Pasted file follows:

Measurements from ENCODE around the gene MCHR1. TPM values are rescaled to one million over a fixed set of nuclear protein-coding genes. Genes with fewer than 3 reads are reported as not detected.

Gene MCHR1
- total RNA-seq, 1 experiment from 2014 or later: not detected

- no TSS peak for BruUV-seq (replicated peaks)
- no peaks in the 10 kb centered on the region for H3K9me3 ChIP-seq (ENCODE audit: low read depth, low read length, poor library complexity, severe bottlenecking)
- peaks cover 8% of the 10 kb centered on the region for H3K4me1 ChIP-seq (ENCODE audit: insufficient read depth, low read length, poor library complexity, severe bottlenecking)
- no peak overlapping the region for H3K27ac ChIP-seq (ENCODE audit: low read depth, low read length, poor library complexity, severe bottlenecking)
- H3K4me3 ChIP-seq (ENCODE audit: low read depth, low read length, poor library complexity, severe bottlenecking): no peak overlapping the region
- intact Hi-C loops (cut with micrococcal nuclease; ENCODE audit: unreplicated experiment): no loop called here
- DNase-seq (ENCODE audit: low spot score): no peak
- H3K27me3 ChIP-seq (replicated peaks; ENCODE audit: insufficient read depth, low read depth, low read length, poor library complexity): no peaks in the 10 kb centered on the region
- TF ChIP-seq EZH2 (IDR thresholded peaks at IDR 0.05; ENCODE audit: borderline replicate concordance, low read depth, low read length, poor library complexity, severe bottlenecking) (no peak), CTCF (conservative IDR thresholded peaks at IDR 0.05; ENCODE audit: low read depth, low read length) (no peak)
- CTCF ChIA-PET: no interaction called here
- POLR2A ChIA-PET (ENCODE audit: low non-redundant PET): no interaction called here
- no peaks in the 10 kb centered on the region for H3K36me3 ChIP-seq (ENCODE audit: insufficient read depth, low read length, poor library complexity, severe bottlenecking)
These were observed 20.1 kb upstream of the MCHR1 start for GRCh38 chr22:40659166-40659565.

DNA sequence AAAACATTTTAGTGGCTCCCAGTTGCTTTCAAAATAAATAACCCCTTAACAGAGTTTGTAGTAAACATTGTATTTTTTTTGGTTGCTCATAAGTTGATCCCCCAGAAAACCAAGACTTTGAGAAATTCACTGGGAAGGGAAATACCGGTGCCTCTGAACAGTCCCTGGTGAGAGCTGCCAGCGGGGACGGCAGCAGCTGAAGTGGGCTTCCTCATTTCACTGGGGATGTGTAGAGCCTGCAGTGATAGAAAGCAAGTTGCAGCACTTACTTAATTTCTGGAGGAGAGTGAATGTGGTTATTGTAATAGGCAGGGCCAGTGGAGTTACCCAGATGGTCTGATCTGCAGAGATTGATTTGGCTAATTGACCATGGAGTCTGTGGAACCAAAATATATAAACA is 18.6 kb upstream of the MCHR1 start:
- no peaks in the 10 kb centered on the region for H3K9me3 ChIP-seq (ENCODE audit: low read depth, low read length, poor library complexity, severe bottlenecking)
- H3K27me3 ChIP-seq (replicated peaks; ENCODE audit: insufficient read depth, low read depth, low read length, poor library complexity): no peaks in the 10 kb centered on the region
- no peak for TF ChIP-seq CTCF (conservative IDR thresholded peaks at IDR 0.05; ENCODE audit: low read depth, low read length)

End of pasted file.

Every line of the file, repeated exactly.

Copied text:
Measurements from ENCODE around the gene MCHR1. TPM values are rescaled to one million over a fixed set of nuclear protein-coding genes. Genes with fewer than 3 reads are reported as not detected.

Gene MCHR1
- total RNA-seq, 1 experiment from 2014 or later: not detected

- no TSS peak for BruUV-seq (replicated peaks)
- no peaks in the 10 kb centered on the region for H3K9me3 ChIP-seq (ENCODE audit: low read depth, low read length, poor library complexity, severe bottlenecking)
- peaks cover 8% of the 10 kb centered on the region for H3K4me1 ChIP-seq (ENCODE audit: insufficient read depth, low read length, poor library complexity, severe bottlenecking)
- no peak overlapping the region for H3K27ac ChIP-seq (ENCODE audit: low read depth, low read length, poor library complexity, severe bottlenecking)
- H3K4me3 ChIP-seq (ENCODE audit: low read depth, low read length, poor library complexity, severe bottlenecking): no peak overlapping the region
- intact Hi-C loops (cut with micrococcal nuclease; ENCODE audit: unreplicated experiment): no loop called here
- DNase-seq (ENCODE audit: low spot score): no peak
- H3K27me3 ChIP-seq (replicated peaks; ENCODE audit: insufficient read depth, low read depth, low read length, poor library complexity): no peaks in the 10 kb centered on the region
- TF ChIP-seq EZH2 (IDR thresholded peaks at IDR 0.05; ENCODE audit: borderline replicate concordance, low read depth, low read length, poor library complexity, severe bottlenecking) (no peak), CTCF (conservative IDR thresholded peaks at IDR 0.05; ENCODE audit: low read depth, low read length) (no peak)
- CTCF ChIA-PET: no interaction called here
- POLR2A ChIA-PET (ENCODE audit: low non-redundant PET): no interaction called here
- no peaks in the 10 kb centered on the region for H3K36me3 ChIP-seq (ENCODE audit: insufficient read depth, low read length, poor library complexity, severe bottlenecking)
These were observed 20.1 kb upstream of the MCHR1 start for GRCh38 chr22:40659166-40659565.

DNA sequence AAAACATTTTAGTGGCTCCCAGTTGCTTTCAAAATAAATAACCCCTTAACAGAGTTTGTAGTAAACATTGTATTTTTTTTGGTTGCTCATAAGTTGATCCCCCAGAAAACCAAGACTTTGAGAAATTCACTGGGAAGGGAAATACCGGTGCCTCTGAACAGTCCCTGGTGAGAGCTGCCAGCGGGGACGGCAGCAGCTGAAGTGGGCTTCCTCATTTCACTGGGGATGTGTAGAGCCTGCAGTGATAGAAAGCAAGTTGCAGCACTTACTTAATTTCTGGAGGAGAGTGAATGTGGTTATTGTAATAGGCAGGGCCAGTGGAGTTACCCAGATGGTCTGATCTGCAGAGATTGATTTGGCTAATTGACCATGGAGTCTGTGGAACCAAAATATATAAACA is 18.6 kb upstream of the MCHR1 start:
- no peaks in the 10 kb centered on the region for H3K9me3 ChIP-seq (ENCODE audit: low read depth, low read length, poor library complexity, severe bottlenecking)
- H3K27me3 ChIP-seq (replicated peaks; ENCODE audit: insufficient read depth, low read depth, low read length, poor library complexity): no peaks in the 10 kb centered on the region
- no peak for TF ChIP-seq CTCF (conservative IDR thresholded peaks at IDR 0.05; ENCODE audit: low read depth, low read length)